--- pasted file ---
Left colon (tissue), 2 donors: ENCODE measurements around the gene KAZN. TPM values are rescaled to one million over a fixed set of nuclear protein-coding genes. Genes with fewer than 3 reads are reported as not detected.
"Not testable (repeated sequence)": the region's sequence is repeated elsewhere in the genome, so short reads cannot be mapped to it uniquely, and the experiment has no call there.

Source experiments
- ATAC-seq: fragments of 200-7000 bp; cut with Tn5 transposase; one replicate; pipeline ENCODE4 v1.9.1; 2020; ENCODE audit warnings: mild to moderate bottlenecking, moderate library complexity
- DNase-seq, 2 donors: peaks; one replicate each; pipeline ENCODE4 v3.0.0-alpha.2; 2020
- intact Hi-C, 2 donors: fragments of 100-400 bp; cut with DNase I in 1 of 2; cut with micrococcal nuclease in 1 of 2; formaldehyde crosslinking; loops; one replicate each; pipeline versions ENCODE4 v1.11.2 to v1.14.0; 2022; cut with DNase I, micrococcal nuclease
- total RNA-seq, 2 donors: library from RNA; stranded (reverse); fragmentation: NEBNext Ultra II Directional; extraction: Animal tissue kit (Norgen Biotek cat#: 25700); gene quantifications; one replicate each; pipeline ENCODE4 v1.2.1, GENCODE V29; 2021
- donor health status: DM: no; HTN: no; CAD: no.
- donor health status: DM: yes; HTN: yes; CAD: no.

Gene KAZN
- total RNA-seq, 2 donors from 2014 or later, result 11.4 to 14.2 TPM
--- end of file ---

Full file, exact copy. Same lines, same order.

Left colon (tissue), 2 donors: ENCODE measurements around the gene KAZN. TPM values are rescaled to one million over a fixed set of nuclear protein-coding genes. Genes with fewer than 3 reads are reported as not detected.
"Not testable (repeated sequence)": the region's sequence is repeated elsewhere in the genome, so short reads cannot be mapped to it uniquely, and the experiment has no call there.

Source experiments
- ATAC-seq: fragments of 200-7000 bp; cut with Tn5 transposase; one replicate; pipeline ENCODE4 v1.9.1; 2020; ENCODE audit warnings: mild to moderate bottlenecking, moderate library complexity
- DNase-seq, 2 donors: peaks; one replicate each; pipeline ENCODE4 v3.0.0-alpha.2; 2020
- intact Hi-C, 2 donors: fragments of 100-400 bp; cut with DNase I in 1 of 2; cut with micrococcal nuclease in 1 of 2; formaldehyde crosslinking; loops; one replicate each; pipeline versions ENCODE4 v1.11.2 to v1.14.0; 2022; cut with DNase I, micrococcal nuclease
- total RNA-seq, 2 donors: library from RNA; stranded (reverse); fragmentation: NEBNext Ultra II Directional; extraction: Animal tissue kit (Norgen Biotek cat#: 25700); gene quantifications; one replicate each; pipeline ENCODE4 v1.2.1, GENCODE V29; 2021
- donor health status: DM: no; HTN: no; CAD: no.
- donor health status: DM: yes; HTN: yes; CAD: no.

Gene KAZN
- total RNA-seq, 2 donors from 2014 or later, result 11.4 to 14.2 TPM